And then each year for Black History Month, we do a project as a family.  Last year in 2015, my daughter interviewed prominent Black leaders in our community. She interviewed one West African immigrant who works for the Army, Johnetta Elzie, one of the important voices coming out of Ferguson and St. Louis as part of the Movement for Black Lives, one older church member who marched with MLK Jr. when she was my daughter’s age, 8 years old, and one trans Jew of color.  Our daughter knows that Blackness and the Black experience is as diverse as it is beautiful.  She wrote the interview questions herself, took notes, and wrote a report for each of them.


This year for Black History Month 2016, we chose an artistic, creative project.

Together, with help from her dad who is an artist, she made a mask out of her favorite influential Black folks. My daughter is a West African immigrant, so the mask symbolized Africa, since we have a lot of West African masks in our house it is a symbol that makes sense to us. They created the mask, paper-mache style, in the shape of my daughter’s face, connecting all the power and beauty of these Black Americans back to Mama Africa.  My daughter researched each of these people and chose them herself, from well-known historical figures like Harriet Tubman all the way to contemporary leaders like the founders of Millennial Activists United in Ferguson. These are the people who made a way for my daughter and whose stories and courage helped to form her.

AlicesArt2 AlicesArt1AliceWearingHerArt

This might seem like a lot of extra work, but unfortunately, its necessary.  The more I learn about Black History, the more I am aware that outside of Rosa Parks and MLK Jr, most of us weren’t taught much in our schools.  For example, how many of us white folks know anything about Fred Hampton, Fannie Lou Hamer, Ella Baker?  How many of us have heard about the bombing of MOVE or Black Wallstreet?  More and more it is becoming clear, we are seeing a blatant white-washing of history because as Naoimi Tutu, daughter of Archbishop Desmond Tutu says, “In this country we teach history to teach pride, not to learn from it’s lessons.”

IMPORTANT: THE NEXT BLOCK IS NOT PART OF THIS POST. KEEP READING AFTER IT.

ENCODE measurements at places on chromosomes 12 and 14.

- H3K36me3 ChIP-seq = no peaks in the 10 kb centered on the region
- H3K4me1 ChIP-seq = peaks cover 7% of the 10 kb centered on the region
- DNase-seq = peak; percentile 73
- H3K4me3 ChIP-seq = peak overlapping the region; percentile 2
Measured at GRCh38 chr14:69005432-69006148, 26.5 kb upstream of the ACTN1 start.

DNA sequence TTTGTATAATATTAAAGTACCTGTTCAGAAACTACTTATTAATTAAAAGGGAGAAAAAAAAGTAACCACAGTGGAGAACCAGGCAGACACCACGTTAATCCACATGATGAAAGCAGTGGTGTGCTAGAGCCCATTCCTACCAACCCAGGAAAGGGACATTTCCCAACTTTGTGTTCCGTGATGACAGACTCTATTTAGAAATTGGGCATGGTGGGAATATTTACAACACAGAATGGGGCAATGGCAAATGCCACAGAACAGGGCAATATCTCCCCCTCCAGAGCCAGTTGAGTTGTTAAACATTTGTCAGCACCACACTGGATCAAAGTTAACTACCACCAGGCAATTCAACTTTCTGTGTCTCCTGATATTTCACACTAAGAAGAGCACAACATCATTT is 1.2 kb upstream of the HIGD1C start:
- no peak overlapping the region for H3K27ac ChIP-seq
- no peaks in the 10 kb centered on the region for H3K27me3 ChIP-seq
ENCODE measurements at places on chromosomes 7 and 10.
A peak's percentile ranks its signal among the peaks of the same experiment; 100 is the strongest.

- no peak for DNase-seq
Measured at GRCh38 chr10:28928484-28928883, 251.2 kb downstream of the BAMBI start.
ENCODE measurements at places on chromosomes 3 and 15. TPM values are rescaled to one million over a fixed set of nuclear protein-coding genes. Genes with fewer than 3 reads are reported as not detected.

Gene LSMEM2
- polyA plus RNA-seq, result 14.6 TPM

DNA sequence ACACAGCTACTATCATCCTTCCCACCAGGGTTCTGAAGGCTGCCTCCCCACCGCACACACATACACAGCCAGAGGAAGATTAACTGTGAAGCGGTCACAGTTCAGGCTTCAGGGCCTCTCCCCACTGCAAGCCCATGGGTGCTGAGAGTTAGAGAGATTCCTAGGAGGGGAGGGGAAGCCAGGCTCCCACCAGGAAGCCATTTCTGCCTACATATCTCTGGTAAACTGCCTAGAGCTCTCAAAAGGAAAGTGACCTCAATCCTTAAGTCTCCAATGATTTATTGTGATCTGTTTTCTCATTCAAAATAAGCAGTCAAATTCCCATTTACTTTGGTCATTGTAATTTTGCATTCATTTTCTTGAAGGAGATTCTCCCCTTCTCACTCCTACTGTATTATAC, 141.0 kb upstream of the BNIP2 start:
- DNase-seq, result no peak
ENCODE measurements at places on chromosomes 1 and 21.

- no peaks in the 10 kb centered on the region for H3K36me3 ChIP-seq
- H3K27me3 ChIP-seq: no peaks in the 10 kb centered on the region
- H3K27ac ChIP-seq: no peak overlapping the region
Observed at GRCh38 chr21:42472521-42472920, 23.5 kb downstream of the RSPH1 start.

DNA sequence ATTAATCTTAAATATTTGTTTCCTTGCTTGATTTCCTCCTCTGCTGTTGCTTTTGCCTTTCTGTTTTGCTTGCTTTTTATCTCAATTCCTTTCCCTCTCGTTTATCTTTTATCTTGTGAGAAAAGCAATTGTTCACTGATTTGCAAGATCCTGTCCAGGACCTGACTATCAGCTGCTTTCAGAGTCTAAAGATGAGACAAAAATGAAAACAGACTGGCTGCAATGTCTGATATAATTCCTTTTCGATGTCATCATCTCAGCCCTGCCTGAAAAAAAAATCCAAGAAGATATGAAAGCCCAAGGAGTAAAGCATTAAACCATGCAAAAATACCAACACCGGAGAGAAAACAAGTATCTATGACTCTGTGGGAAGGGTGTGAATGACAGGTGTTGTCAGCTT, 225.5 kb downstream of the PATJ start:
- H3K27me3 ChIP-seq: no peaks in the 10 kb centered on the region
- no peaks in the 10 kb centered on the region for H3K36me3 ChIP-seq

As parents and as Christians, we are charged with telling the Truth.  And so here is where I plead with you, parents and faith leaders:

It should not only be Black children who are learning Black history.  White children, white adults, white churches need to take up this task.  We must be able to see the image of God in our neighbors, and in times such as these, that means our Black neighbors especially.  We need to know that Black Lives Matter because Black lives, like all lives, were created in the Image of God.  When we teach and learn about Black history and Black contemporary leaders and issues, we are showing that we believe that Black people matter, that their contributions were important. We are saying, “We see you. You are not invisible to us. We are willing to learn.”  During this season of Lent, this means confessing that as white parents and as church leaders, consciously or unconsciously, we have not always taught that Black Lives Matter, that they are made in the image of God, that Black history and Black representation is essential. I am challenging you to do this, as a faith leader, but as a parent, I am begging.  I am begging you to help create a world where my daughter can grow up safe and celebrated, knowing that she matters to her neighbors because she matters to God.

It’s a task that must happen year-round, 24/7 for a lifetime, for generations.

But maybe we could start this February.


Elle Dowd is a candidate for ordination in the ELCA, planning to attend seminary this fall. She has been active in the Uprising in Ferguson, MO. To read more of Elle’s writing, check out her blog.

[1] To hear what adult transracial adoptees have to say about their experiences, read Simon’s “In Their Own Voices”.

[2] For an amazing article on why Colorblind Ideaology is harmful, full of tons of links, please see the article 7 Reasons Why ‘Colorblindness’ Contributes to Racism Instead of Solves It.